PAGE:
Tuesday, February 28, 2012

Painter or Writer or What?

I thought you might like an inside view of what a writer might also do....

Imagine this canvas bunny surrounded by clover and white blooms. I hope. I'm painting it from a photo I took of a yard rabbit. Lovely photo. The canvas bunny is dubious at this point. :)

He's waiting while I'm working on my writing projects, poor unfinished thing. But hey, if he doesn't turn out, I'll just gesso him out and do something else.

I've lost some painting skills, because of not keeping up with painting. But my family likes these efforts and they're encouraging.

It's difficult for a writer who loves to do many creative projects to write and only write. (I love to bake, too.)

I love painting, and painted before I was published. But I'm getting back into painting now, and had to completely rebuy my acrylics.

Acrylics suit my fast pace now, as I am now a writer, busy with writing projects. Stacks of blank canvases wait.

These ducklings were my first return to painting. They are nothing but little fluff balls, the picture taken while walking along a river. I do like direction-type paintings and water, but gee, I should have chosen something easier than those ducklings. I like the one above and to the left of the mother; one who sets his/her own direction. Their little beaks are nothing but a stub. Sigh.

Because I find small painting difficult, these seagulls weren't that easy either. This basic photo was taken off the coast of California, but I fudged a little on the splash over the rocks. Palette knife would have been great on the rocks, but I've not yet returned to that level yet.

Okay, graphic artists. You can probably create that, too, but truly there is nothing like the drag of a brush on canvas. I spoke to another writer/painter who loves her brushes and canvases. She is also torn between loves and how to spend her creative time. Many writers are also creative in other fields, i.e. sewing handbags for one writer. (By the way, graphic artists, I'd love to use a drawing tablet and stylus, too.:))

Speaking as a painter (and not the quality I was when painting more) the colors and canvas also appear in written descriptions.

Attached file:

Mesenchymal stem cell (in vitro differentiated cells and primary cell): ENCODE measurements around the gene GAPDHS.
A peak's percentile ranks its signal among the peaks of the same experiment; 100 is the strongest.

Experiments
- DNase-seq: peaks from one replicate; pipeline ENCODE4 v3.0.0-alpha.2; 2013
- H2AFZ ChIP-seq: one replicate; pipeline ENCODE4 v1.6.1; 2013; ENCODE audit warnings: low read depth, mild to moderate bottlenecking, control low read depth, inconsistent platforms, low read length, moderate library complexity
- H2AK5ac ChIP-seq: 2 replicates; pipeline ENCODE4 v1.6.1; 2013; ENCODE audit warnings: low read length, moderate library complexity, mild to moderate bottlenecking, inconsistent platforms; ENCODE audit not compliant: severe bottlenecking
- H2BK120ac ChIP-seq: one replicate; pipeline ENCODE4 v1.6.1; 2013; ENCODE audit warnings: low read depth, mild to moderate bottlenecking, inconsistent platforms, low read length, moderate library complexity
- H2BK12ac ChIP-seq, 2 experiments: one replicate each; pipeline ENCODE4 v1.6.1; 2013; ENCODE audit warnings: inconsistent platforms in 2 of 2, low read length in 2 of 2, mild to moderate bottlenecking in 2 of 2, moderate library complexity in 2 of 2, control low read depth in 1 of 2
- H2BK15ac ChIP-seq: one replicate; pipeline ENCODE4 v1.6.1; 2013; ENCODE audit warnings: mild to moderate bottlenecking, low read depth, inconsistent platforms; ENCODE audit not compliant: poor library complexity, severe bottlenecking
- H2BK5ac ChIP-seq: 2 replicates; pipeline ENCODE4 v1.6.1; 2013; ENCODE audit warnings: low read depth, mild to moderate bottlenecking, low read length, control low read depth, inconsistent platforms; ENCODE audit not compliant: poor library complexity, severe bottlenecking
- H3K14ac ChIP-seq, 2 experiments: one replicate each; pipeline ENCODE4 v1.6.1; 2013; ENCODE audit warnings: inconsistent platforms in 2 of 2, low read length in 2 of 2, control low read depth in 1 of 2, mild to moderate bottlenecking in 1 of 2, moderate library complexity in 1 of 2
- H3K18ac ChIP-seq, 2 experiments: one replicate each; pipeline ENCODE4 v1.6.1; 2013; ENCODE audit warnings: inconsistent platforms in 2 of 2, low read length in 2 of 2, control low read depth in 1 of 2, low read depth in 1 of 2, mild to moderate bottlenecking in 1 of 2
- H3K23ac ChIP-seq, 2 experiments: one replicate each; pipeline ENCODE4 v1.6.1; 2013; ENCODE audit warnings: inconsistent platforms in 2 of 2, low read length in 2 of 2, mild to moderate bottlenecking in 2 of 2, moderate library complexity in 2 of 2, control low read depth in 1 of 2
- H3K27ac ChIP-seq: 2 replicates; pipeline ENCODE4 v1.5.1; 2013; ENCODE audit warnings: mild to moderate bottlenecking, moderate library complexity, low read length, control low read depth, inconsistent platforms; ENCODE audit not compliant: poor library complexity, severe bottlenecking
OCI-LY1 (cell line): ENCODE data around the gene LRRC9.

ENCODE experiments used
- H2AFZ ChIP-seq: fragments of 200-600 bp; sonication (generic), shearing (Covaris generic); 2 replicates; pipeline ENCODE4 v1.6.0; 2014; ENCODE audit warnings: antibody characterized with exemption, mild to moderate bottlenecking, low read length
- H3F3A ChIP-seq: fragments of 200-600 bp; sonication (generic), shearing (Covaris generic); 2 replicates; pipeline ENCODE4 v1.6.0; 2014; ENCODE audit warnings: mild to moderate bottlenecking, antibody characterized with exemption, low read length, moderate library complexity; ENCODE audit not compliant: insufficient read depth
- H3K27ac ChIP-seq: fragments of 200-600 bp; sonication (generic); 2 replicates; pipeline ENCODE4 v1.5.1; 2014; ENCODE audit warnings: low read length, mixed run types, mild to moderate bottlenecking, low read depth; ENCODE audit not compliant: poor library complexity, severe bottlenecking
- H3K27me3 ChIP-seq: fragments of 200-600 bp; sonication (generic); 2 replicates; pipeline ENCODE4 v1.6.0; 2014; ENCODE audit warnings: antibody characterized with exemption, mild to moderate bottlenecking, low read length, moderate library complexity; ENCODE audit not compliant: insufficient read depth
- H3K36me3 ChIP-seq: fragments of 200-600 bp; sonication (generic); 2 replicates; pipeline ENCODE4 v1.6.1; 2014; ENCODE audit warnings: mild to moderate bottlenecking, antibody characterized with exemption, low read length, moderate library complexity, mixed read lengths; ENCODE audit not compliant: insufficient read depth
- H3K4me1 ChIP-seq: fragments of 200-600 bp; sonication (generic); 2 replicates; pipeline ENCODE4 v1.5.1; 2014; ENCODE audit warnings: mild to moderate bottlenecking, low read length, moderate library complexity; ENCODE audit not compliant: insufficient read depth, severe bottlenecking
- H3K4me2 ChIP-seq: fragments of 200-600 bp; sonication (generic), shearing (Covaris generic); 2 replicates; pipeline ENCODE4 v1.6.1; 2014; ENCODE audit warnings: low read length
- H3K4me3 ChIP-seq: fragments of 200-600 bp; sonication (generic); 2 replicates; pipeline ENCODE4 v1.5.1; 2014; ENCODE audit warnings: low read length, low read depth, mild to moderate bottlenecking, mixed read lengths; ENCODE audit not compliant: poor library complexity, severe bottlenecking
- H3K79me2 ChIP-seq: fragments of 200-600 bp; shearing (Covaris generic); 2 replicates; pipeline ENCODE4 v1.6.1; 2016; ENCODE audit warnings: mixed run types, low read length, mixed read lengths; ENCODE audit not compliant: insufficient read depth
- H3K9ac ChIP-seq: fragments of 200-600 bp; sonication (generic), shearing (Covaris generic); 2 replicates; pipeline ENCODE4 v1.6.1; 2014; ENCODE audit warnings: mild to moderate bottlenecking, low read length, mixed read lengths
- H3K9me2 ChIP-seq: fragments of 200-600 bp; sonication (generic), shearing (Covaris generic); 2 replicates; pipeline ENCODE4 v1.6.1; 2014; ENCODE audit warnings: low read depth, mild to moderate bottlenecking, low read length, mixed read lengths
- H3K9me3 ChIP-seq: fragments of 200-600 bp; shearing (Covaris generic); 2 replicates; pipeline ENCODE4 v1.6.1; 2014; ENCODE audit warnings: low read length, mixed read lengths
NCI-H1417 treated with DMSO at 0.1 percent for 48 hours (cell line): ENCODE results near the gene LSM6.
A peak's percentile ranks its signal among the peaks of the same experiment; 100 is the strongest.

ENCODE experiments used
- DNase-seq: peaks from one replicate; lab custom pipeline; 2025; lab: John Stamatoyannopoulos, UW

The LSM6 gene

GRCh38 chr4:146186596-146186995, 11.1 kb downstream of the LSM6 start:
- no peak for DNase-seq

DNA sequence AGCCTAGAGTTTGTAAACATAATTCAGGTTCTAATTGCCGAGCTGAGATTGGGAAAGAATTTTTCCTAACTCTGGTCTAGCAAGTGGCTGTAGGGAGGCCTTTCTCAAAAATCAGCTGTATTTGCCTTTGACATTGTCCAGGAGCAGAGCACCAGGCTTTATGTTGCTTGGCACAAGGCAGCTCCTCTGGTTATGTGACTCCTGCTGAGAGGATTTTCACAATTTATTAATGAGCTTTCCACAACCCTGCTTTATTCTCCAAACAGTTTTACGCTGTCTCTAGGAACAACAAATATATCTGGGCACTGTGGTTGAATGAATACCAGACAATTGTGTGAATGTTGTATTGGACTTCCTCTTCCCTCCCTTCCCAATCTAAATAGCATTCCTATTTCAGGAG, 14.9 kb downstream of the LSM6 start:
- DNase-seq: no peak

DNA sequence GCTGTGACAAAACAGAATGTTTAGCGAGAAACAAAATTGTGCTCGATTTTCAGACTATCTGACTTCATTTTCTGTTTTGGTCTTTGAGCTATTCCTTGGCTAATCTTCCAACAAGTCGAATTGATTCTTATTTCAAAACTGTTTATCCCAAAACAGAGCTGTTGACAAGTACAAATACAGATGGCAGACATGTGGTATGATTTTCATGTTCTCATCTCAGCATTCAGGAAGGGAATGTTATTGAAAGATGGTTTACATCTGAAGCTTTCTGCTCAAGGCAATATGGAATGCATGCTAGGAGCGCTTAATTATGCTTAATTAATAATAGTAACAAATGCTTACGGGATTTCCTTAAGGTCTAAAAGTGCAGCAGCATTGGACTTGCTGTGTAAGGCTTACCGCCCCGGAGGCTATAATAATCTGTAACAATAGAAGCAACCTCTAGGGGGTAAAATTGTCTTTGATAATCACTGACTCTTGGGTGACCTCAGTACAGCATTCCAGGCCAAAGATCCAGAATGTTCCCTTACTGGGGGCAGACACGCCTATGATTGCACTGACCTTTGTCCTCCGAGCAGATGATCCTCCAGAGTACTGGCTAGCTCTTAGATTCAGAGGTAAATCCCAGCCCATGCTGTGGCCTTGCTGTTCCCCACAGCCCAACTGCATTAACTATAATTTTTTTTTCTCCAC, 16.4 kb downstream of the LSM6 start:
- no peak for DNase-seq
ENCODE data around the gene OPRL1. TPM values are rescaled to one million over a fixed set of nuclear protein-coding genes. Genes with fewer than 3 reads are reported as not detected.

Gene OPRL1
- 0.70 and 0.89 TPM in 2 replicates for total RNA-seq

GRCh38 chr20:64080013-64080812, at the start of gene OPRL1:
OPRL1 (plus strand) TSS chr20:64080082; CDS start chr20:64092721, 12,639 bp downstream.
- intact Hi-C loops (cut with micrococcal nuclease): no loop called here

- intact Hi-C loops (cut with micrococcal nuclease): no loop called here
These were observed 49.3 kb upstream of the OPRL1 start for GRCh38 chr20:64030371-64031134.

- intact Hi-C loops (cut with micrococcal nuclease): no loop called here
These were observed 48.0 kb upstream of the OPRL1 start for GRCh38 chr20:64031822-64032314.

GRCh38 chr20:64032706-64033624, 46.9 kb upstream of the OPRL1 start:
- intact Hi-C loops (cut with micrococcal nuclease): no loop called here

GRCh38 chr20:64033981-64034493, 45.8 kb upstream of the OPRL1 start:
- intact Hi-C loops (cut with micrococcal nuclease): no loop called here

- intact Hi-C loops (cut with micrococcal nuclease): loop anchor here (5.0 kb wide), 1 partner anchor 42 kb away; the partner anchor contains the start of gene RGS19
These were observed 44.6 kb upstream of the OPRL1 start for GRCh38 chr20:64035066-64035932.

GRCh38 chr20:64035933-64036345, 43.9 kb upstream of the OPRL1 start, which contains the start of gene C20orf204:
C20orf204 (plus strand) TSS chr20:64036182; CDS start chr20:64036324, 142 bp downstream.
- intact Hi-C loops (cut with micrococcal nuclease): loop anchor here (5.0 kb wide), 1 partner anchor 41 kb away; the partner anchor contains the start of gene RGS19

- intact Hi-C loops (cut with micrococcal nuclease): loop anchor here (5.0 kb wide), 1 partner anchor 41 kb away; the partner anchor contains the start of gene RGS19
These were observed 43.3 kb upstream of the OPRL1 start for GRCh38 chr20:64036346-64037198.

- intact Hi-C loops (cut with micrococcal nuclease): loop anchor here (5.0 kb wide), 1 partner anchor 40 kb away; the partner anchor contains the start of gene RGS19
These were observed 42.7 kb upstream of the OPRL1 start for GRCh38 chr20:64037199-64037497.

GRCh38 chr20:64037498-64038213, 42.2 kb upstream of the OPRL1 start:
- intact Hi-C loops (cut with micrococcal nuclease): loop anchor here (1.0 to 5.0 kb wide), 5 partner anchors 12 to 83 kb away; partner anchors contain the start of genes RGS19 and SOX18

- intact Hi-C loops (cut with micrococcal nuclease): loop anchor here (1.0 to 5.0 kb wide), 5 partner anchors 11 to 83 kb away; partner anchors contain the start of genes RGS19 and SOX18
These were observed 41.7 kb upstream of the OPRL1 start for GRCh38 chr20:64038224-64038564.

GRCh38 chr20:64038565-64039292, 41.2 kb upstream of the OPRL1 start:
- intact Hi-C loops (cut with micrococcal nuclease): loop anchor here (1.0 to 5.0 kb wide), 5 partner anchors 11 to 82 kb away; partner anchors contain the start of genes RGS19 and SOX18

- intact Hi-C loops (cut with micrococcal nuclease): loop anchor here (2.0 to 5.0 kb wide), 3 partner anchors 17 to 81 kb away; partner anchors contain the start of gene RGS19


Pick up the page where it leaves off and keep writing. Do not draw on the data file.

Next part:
Generally, these creative streaks run writers, who pick up from their "other" sides. 

When I first started writing, this was what editors noticed: the scenes portrayed in words. But I saw them in my mind. They also noticed dialogue and characterization, and the rest, I set out to learn.

Somewhere I read that it takes two hours a day to perfect a skill. Again, it's difficult to make a time-choice for writer/painters. But there are plenty of us out here....

If you are a painter, photographer, etc., I understand. 

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Sunday, February 05, 2012

Love Your Dreck Day

Love Your Dreck/Drek Day

Writers often complain that they're writing worthless Blah, Blah, Blah. It's termed Dreck/Drek.

Dreck is defined as Trash and Rubbish.

But Dreck, as it pertains to writing, is just a mush of ideas that can't quite take form, no matter how much we push them. There's nothing good about this mass of what we really want to write. Of the ideas circling our brains.

People, people. Dreck provides the doorway to what some people term as Writers Block. Personally, I do not believe in WB, the darkly feared boogeyman man of writers. Do not focus on what you think is WB. The more you focus on it, say it, you're setting it firmly into your creative brain and actually creating your block... Do not even think it. But more on that later.

When you're looking at that blank page on the screen, that first page, it's terrifying. Questions like, "I know I have a good idea, but what if I can't write it?" circle your brain. 

Okay, well, to get rid of that first page fear, here's a tip: Type in your regular format page, i.e. Name/Address/Contact left corner; go down spaces, Title Something, by Someone. Power down. Leave the page for awhile. When you come back, that page isn't blank anymore. This according to my own psychology of myself.

Writers have to do a lot of that, reassuring themselves, pulling little tricks to make them more comfortable with The Piece, The Work, The Book/Short Story.

So that takes us to Dreck, possibly the most valuable tool in our arsenal. 

You see, before a story starts to take shape, there are all sorts of ideas that the writer wants to infuse into his story. It's a huge bundle, even for the most efficient plotter. (You know there are Plotters and Plungers, right? :))

So here's this mass of material at the start of actual writing. We want all of it in the story, somewhere. But where to begin?

Just pick a Story spot that's best for that moment. Write. Write that Dreck. Free it. Push it out. Write more Dreck, stuff that doesn't move in a cohesive line, just a bunch of drivel, dotted with punctuation. This is probably your first chapter. Do not allow yourself to be discouraged when you do not have perfect prose, the perfect starting place for your story. Write on, Dreckers.

Dreck is a start, and that's a doorway through and into your story realm.

Sit back and take a look at your Dreck, this whole mass of too much that has to be filtered through the storyline. Your story is in there, but the pieces are too many to pick the right starting place. Snag a piece you think might work and write the Second Chapter. Then the third.

Go back to Chapter One and review. It's probably still a big lump of ideas. You may wish to cut that chapter, start with another scene, etc.  By the time you're 3/4 through the writing, you may want to go back to the start and infuse another element that just popped up, or delete an element/storyline that just isn't working.

The point of writing Dreck is that it gets the writer started. And that's what is important.

So, have you written your Dreck recently?